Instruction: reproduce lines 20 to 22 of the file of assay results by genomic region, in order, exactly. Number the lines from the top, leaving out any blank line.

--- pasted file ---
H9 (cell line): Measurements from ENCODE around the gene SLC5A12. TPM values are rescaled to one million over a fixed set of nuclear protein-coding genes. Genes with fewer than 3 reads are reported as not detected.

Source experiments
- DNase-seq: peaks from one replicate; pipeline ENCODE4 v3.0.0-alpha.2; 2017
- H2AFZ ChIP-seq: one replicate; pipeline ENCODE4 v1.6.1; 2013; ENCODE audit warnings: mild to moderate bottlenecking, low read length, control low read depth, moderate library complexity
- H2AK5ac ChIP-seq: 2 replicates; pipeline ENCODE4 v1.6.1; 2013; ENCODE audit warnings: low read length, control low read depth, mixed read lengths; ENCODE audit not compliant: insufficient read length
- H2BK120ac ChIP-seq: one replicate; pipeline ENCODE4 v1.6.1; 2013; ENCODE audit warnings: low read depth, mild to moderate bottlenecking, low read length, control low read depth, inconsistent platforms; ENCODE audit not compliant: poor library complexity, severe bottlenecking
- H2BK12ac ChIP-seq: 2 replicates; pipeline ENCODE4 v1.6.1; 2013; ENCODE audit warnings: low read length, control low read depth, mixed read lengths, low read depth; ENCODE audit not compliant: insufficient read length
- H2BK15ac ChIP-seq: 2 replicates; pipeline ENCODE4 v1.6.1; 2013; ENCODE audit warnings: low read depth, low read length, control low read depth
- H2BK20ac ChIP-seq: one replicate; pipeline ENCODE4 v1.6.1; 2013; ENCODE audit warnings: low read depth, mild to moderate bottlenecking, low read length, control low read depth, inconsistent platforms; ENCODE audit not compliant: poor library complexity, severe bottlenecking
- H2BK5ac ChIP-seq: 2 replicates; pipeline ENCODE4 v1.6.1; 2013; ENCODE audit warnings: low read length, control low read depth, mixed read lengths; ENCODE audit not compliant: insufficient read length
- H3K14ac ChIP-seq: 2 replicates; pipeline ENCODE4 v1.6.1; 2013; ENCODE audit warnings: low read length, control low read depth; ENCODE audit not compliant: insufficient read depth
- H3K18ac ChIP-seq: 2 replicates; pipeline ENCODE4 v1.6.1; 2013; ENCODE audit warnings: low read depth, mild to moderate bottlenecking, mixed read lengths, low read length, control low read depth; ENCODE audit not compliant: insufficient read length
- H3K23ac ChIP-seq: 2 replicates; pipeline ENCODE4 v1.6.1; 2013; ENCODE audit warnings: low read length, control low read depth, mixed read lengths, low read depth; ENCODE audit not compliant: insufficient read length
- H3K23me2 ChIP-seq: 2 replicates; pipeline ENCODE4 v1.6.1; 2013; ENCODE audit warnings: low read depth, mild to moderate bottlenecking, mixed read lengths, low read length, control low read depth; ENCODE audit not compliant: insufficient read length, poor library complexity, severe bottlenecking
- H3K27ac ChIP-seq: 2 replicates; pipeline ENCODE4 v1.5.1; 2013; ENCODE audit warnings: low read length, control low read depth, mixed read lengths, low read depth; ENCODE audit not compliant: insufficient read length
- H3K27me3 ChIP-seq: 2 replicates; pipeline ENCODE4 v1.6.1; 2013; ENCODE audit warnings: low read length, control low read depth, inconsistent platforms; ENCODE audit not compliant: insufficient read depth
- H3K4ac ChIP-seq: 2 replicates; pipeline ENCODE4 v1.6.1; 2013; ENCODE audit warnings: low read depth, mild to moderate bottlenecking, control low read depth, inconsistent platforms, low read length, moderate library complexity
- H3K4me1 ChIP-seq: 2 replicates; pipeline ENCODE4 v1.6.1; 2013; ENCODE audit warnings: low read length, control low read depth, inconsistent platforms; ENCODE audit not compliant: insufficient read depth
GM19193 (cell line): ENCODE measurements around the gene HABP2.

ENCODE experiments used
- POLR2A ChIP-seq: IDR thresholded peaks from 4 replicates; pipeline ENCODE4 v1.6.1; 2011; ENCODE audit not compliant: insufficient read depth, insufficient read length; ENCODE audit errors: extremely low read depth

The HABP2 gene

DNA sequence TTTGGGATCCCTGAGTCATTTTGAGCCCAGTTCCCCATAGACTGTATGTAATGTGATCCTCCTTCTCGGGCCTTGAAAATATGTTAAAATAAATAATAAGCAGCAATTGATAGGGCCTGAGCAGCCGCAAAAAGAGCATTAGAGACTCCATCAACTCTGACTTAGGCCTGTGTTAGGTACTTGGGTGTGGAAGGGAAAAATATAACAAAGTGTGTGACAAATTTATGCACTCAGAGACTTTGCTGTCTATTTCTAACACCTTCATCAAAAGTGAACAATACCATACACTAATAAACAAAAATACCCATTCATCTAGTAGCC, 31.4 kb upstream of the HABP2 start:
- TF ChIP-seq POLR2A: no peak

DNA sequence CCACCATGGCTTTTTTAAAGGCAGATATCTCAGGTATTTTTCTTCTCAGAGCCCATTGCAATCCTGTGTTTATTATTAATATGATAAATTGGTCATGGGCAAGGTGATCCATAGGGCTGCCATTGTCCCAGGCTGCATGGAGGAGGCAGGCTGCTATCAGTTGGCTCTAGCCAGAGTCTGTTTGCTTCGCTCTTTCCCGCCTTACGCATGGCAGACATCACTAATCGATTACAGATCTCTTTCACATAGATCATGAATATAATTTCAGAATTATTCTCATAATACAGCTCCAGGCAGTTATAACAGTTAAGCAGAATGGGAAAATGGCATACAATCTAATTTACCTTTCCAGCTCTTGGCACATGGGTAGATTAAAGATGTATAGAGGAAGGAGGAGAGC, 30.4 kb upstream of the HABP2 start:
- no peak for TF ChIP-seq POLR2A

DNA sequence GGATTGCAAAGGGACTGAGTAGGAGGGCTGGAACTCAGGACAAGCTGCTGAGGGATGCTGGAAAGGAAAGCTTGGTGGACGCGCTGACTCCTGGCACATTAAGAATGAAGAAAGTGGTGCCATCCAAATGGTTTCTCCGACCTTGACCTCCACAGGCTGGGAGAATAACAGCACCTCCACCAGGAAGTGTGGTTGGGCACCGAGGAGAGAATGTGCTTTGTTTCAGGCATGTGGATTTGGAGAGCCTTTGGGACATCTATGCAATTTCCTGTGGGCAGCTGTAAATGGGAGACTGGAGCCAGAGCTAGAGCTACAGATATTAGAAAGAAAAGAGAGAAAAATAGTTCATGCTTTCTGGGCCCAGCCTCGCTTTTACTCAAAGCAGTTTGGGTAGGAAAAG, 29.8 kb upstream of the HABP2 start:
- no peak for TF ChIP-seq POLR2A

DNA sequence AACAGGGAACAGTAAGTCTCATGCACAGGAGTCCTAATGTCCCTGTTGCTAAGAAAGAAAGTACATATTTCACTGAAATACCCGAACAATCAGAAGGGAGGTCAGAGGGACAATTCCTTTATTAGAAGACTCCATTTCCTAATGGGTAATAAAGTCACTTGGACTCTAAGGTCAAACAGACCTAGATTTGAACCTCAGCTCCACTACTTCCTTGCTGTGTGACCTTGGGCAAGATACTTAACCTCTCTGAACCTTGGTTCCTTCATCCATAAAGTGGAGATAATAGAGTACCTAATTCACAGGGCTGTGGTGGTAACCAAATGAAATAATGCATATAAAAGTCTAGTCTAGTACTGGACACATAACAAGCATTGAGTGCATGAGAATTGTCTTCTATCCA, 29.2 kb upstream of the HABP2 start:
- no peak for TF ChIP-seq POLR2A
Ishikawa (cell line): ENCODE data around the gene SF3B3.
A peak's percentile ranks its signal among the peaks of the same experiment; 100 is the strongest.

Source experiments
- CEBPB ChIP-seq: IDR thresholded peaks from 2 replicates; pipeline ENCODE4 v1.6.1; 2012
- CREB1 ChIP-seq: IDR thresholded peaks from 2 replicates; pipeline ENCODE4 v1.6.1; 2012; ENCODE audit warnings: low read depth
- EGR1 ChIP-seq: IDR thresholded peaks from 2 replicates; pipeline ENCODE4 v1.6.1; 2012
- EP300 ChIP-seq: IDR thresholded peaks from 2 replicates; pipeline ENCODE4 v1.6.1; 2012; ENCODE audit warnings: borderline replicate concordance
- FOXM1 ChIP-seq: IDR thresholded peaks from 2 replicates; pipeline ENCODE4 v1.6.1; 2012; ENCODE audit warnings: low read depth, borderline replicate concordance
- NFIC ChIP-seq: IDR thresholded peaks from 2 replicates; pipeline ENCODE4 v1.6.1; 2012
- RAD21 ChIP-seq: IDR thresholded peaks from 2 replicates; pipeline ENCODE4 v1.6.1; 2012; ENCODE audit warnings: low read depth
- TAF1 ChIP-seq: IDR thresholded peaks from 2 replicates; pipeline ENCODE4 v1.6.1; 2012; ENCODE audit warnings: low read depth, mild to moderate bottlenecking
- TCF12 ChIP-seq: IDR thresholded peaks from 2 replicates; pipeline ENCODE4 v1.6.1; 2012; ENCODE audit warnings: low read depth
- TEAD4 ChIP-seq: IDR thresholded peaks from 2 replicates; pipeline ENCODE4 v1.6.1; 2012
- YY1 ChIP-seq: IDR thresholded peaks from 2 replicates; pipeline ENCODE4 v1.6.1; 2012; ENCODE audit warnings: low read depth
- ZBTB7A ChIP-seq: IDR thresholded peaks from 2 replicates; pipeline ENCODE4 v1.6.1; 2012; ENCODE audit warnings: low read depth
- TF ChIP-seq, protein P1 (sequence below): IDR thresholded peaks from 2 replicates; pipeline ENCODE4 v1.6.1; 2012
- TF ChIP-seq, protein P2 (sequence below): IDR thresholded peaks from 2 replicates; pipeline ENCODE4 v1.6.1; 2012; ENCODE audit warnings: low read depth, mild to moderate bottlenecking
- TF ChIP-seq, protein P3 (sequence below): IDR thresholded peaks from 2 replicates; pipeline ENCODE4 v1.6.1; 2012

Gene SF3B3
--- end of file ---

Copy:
ENCODE experiments used
- POLR2A ChIP-seq: IDR thresholded peaks from 4 replicates; pipeline ENCODE4 v1.6.1; 2011; ENCODE audit not compliant: insufficient read depth, insufficient read length; ENCODE audit errors: extremely low read depth

The HABP2 gene